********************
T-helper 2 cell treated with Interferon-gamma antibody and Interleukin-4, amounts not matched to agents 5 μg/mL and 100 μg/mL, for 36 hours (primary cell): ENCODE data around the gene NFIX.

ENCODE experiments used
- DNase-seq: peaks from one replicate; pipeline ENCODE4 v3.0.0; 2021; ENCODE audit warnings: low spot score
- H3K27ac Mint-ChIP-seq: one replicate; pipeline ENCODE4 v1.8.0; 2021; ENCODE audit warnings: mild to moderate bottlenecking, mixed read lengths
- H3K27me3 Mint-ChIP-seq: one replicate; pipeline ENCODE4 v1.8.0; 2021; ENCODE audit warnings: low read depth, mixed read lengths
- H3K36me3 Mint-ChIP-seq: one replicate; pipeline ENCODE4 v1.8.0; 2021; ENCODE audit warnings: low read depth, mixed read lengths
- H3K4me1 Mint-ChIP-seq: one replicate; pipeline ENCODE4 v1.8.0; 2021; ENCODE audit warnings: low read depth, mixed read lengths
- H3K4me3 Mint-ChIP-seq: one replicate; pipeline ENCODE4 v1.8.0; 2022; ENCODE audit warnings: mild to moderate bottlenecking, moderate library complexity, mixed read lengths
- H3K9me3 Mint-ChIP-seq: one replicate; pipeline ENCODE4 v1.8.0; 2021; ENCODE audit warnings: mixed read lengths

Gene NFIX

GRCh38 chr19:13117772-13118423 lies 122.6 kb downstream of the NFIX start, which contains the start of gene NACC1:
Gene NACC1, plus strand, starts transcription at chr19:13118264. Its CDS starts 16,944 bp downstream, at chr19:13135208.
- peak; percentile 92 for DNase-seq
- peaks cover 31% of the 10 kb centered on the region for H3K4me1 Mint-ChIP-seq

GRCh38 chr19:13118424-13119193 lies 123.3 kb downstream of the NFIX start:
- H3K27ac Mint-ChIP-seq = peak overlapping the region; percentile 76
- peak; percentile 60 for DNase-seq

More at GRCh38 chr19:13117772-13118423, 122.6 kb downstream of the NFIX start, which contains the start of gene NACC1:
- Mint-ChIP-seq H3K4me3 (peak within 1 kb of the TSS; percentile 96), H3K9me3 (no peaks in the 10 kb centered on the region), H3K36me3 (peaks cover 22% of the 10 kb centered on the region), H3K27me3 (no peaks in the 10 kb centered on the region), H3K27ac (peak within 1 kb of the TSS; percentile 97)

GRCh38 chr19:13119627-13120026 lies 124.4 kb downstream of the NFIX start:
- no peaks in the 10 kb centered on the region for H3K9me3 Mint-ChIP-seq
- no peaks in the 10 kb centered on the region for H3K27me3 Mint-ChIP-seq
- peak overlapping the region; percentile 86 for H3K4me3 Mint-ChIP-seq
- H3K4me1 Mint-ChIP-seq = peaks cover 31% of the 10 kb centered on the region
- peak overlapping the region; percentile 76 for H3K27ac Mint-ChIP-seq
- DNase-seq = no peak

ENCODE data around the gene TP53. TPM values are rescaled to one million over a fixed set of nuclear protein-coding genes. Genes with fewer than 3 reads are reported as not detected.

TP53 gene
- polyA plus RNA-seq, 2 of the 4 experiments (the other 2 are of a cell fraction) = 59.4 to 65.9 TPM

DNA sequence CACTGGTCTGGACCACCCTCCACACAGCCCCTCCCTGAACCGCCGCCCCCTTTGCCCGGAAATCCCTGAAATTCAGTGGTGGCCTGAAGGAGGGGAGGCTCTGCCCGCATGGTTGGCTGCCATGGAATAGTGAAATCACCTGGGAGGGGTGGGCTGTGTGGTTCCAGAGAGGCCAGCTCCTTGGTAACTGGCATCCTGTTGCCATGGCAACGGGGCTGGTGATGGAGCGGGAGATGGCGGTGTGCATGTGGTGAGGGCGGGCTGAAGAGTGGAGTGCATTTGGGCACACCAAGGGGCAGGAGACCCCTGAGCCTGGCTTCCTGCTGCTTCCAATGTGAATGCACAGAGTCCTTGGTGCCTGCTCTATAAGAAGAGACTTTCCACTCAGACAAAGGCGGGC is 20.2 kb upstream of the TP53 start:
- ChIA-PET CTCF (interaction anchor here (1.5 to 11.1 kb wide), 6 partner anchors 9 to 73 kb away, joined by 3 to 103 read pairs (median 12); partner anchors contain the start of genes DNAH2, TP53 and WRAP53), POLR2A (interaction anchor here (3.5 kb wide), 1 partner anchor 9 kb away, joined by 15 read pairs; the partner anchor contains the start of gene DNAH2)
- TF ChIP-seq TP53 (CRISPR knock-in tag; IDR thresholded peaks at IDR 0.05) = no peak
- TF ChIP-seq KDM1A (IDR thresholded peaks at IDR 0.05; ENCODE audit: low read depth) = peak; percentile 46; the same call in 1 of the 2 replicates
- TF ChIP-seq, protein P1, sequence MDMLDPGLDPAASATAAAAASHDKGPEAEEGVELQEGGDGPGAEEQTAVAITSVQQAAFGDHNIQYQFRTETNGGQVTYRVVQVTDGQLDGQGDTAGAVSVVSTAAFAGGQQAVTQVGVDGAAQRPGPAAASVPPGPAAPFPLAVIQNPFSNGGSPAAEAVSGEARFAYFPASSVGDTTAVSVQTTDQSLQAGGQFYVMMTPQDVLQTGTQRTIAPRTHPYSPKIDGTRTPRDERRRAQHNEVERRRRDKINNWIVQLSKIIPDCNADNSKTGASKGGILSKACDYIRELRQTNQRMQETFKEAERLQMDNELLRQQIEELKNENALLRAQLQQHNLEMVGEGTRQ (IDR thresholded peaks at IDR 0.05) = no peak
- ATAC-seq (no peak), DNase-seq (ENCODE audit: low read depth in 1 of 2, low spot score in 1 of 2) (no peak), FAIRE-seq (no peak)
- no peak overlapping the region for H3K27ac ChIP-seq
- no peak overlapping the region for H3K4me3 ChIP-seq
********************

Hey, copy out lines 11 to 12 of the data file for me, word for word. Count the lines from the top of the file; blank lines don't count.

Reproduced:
GRCh38 chr19:13117772-13118423 lies 122.6 kb downstream of the NFIX start, which contains the start of gene NACC1:
Gene NACC1, plus strand, starts transcription at chr19:13118264. Its CDS starts 16,944 bp downstream, at chr19:13135208.